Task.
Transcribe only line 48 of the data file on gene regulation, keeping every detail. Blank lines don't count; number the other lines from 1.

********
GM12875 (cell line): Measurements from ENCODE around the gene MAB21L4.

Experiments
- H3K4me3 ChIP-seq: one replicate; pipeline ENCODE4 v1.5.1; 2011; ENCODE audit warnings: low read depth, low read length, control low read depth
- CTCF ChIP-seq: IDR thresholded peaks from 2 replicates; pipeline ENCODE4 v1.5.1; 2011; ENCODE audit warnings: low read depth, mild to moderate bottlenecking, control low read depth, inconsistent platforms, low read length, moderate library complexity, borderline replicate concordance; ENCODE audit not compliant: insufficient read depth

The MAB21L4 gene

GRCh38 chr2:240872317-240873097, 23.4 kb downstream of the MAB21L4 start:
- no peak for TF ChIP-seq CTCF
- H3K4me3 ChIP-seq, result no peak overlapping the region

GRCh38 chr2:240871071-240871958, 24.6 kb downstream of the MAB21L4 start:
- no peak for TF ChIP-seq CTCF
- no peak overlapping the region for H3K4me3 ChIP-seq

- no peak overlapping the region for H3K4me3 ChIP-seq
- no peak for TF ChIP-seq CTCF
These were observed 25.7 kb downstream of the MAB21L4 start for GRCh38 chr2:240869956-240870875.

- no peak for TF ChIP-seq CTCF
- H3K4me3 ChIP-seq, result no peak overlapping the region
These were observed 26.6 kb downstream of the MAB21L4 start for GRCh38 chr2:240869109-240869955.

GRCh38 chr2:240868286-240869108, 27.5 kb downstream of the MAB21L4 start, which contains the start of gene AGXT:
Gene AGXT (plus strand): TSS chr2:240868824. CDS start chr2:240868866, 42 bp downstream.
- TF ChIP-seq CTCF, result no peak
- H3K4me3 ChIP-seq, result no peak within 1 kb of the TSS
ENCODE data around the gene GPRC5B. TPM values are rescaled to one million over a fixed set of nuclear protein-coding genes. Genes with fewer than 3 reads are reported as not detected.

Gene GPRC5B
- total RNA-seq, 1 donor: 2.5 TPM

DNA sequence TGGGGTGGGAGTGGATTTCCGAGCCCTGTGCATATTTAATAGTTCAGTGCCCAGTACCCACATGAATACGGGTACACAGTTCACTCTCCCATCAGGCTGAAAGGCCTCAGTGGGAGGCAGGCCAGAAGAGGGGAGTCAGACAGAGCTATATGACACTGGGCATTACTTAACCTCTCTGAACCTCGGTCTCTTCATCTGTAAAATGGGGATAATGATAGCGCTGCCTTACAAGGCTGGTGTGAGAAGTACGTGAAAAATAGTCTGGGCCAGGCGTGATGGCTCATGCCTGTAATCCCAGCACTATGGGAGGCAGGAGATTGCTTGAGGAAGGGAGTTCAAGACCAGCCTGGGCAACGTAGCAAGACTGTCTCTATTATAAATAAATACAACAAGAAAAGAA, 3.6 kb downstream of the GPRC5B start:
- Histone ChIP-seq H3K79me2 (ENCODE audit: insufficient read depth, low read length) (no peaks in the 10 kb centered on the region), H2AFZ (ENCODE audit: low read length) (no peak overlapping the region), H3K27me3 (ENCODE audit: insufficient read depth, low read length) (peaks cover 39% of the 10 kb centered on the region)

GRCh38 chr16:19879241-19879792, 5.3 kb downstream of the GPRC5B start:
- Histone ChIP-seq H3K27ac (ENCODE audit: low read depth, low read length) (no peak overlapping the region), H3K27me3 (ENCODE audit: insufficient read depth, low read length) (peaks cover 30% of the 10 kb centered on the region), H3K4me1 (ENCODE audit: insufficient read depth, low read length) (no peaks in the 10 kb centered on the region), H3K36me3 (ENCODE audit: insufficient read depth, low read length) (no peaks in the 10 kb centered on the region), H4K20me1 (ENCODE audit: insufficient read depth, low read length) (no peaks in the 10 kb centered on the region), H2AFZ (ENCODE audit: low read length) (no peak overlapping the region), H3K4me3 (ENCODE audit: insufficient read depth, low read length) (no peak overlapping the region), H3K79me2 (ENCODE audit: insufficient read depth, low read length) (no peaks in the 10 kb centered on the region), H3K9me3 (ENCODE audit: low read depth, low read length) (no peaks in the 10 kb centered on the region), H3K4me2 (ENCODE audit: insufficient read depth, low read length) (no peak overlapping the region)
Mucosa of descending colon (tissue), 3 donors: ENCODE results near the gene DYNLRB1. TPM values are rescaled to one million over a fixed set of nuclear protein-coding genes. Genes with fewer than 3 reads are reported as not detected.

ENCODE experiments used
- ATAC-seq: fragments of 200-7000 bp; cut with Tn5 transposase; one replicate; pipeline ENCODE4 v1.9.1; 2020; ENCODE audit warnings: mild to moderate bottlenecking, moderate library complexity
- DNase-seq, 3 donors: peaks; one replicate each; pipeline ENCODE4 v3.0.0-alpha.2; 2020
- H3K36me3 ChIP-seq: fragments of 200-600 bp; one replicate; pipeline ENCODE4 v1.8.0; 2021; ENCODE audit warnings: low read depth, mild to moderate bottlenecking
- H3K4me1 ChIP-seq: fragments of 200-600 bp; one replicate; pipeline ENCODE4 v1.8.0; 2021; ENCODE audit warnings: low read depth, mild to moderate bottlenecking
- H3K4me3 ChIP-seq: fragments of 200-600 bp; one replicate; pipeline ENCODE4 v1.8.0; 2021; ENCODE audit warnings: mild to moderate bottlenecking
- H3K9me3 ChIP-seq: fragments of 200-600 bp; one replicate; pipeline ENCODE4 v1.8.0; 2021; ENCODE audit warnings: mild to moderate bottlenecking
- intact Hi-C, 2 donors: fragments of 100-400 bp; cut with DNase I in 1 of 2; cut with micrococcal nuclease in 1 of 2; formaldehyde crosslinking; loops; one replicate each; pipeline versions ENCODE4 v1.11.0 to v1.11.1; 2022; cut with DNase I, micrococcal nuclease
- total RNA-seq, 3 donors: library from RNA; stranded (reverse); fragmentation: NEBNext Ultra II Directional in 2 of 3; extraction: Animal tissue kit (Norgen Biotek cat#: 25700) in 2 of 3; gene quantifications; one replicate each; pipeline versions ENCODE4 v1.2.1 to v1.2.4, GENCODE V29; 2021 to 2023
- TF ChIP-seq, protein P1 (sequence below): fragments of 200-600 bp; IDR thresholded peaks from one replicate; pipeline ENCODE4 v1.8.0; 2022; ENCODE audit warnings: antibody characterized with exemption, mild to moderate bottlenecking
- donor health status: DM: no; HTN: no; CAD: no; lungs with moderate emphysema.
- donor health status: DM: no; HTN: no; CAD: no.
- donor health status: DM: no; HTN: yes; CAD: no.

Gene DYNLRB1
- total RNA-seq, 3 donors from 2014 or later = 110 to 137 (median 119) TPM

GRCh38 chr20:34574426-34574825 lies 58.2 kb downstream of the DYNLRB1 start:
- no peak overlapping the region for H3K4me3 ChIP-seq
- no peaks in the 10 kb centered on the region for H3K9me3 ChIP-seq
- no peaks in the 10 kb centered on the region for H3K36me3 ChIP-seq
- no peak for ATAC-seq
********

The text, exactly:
- no peaks in the 10 kb centered on the region for H3K36me3 ChIP-seq